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Title: "The Costs of Complying with Foreign Product Standards for Firms in Developing Countries: An Econometric Study"
Authors: Keith Maskus University of Colorado at Boulder
Tsunehiro Otsuki University of Colorado at Boulder
John Wilson University of Colorado at Boulder
Source: INSTITUTE OF BEHAVIORAL SCIENCE - RESEARCH PROGRAM ON POLITICAL AND ECONOMIC CHANGE
Publication Date: May 19 2004
Free/Fee: Free Access
Reads: 8633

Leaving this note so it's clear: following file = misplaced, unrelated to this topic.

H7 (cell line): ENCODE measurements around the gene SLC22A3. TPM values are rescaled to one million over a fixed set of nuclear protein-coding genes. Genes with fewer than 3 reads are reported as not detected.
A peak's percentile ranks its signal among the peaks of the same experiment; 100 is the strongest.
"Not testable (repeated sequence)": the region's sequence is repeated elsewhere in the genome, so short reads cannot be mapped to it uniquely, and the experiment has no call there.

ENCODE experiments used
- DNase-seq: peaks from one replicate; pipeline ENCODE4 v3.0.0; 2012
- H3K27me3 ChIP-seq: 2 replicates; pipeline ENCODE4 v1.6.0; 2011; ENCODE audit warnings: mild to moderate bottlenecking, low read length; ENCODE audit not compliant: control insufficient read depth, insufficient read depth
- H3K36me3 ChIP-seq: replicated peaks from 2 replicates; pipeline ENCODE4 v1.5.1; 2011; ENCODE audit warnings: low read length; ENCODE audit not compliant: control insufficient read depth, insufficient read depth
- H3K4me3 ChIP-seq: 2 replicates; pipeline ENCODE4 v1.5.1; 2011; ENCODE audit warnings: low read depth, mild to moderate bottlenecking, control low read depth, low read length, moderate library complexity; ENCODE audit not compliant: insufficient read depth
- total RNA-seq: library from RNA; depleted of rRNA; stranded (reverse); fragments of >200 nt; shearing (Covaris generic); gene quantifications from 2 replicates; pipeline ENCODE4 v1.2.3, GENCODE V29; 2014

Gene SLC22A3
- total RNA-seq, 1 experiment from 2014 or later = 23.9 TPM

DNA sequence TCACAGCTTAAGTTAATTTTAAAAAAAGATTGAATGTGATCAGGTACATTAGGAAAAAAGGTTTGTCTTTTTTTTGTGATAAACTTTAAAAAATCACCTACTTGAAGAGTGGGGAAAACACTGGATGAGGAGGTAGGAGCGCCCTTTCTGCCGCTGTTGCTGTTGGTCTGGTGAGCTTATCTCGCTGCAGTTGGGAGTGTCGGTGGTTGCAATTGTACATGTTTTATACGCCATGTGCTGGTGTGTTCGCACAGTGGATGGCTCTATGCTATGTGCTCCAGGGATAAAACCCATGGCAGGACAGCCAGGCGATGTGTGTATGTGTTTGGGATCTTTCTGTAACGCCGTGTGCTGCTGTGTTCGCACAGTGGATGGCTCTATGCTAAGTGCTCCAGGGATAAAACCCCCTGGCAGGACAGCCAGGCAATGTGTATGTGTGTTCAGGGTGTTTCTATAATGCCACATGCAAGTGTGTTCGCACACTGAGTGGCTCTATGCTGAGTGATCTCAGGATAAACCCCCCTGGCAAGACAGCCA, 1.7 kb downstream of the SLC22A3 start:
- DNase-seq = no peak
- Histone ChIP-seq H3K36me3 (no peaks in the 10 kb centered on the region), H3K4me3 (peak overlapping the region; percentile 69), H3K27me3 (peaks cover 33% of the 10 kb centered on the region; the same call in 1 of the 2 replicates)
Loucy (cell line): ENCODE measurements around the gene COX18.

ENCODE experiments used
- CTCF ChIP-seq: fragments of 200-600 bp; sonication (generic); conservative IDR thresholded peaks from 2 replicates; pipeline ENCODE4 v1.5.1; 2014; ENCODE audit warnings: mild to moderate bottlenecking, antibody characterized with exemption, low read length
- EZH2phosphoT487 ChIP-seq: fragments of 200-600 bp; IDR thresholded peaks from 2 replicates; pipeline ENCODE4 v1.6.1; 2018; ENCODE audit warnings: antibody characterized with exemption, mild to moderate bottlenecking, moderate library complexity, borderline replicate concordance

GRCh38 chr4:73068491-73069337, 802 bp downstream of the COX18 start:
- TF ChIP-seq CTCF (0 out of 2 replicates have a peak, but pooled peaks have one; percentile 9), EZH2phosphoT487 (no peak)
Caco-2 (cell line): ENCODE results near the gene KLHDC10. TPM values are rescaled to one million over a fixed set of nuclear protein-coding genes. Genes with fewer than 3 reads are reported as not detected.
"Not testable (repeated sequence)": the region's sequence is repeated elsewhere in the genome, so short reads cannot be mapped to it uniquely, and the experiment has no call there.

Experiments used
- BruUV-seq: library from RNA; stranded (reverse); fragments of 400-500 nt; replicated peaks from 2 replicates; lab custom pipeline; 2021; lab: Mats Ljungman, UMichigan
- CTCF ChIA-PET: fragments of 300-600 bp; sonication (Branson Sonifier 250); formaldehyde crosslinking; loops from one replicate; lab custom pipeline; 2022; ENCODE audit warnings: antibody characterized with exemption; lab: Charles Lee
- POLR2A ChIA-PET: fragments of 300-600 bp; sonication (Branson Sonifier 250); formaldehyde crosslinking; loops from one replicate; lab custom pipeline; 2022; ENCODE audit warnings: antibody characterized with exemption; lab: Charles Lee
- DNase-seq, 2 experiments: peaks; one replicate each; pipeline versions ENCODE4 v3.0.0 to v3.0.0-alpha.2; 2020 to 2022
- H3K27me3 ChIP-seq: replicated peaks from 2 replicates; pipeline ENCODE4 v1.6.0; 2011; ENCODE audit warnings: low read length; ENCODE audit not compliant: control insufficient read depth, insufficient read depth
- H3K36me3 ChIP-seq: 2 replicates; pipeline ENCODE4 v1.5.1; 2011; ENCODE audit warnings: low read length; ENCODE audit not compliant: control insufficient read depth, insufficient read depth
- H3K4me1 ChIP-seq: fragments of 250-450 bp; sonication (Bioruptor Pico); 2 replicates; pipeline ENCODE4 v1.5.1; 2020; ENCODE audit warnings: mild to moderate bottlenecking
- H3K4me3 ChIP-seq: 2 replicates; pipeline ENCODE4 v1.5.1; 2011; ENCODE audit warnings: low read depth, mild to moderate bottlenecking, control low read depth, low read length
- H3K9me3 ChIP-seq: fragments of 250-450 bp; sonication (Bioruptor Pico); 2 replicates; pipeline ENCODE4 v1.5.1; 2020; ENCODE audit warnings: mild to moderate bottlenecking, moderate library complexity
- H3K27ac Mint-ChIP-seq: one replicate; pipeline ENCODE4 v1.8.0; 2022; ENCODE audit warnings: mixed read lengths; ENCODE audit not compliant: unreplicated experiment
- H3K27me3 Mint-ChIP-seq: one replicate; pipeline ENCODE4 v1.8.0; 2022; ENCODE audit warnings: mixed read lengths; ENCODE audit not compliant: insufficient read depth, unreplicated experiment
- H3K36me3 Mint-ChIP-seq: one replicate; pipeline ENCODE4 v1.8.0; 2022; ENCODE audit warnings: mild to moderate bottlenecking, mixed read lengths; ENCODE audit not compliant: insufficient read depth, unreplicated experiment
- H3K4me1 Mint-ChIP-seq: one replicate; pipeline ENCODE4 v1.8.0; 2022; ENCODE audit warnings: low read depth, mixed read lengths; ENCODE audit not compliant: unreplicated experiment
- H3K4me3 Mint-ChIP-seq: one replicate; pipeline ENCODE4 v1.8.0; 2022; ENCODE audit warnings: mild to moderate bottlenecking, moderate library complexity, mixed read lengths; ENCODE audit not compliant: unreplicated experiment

Abstract: Standards and technical regulations exist to protect consumer safety or to achieve other goals. However, such regulations can raise set-up costs and production costs significantly. We develop econometric models to provide the first estimates of the incremental production costs of enterprises in developing nations in conforming to standards imposed by major importing countries. We use firm-level data generated from 16 developing countries through the World Bank Technical Barriers to Trade Survey Database. Our translog cost function estimation suggests that standards increase short-run production costs by requiring additional labor and capital. A one-percent increase in one-time compliance cost in importing countries raises production costs by 0.06 percent, a statistically significant increase. While the impact is small, it does imply that standards and technical regulations may constitute non-tariff trade barriers.
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